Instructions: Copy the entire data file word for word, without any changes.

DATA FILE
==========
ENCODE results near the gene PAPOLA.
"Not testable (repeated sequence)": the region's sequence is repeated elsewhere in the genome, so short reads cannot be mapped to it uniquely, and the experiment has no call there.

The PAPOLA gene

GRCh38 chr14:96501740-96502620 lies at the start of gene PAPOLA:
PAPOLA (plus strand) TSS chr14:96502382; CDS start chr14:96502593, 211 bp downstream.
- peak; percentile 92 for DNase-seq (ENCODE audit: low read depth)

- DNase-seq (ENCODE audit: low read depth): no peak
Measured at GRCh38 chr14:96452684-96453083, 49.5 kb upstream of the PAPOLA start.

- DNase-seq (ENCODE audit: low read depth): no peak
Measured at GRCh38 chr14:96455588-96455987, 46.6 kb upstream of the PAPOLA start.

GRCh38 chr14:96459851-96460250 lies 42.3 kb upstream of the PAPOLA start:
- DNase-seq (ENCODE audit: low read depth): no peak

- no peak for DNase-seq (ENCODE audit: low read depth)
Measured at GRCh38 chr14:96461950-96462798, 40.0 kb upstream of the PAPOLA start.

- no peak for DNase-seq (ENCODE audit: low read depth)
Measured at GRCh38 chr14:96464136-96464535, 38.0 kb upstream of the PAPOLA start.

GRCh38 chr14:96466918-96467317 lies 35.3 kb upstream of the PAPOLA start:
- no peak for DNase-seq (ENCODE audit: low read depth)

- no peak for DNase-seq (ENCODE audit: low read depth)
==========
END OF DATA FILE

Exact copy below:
ENCODE results near the gene PAPOLA.
"Not testable (repeated sequence)": the region's sequence is repeated elsewhere in the genome, so short reads cannot be mapped to it uniquely, and the experiment has no call there.

The PAPOLA gene

GRCh38 chr14:96501740-96502620 lies at the start of gene PAPOLA:
PAPOLA (plus strand) TSS chr14:96502382; CDS start chr14:96502593, 211 bp downstream.
- peak; percentile 92 for DNase-seq (ENCODE audit: low read depth)

- DNase-seq (ENCODE audit: low read depth): no peak
Measured at GRCh38 chr14:96452684-96453083, 49.5 kb upstream of the PAPOLA start.

- DNase-seq (ENCODE audit: low read depth): no peak
Measured at GRCh38 chr14:96455588-96455987, 46.6 kb upstream of the PAPOLA start.

GRCh38 chr14:96459851-96460250 lies 42.3 kb upstream of the PAPOLA start:
- DNase-seq (ENCODE audit: low read depth): no peak

- no peak for DNase-seq (ENCODE audit: low read depth)
Measured at GRCh38 chr14:96461950-96462798, 40.0 kb upstream of the PAPOLA start.

- no peak for DNase-seq (ENCODE audit: low read depth)
Measured at GRCh38 chr14:96464136-96464535, 38.0 kb upstream of the PAPOLA start.

GRCh38 chr14:96466918-96467317 lies 35.3 kb upstream of the PAPOLA start:
- no peak for DNase-seq (ENCODE audit: low read depth)

- no peak for DNase-seq (ENCODE audit: low read depth)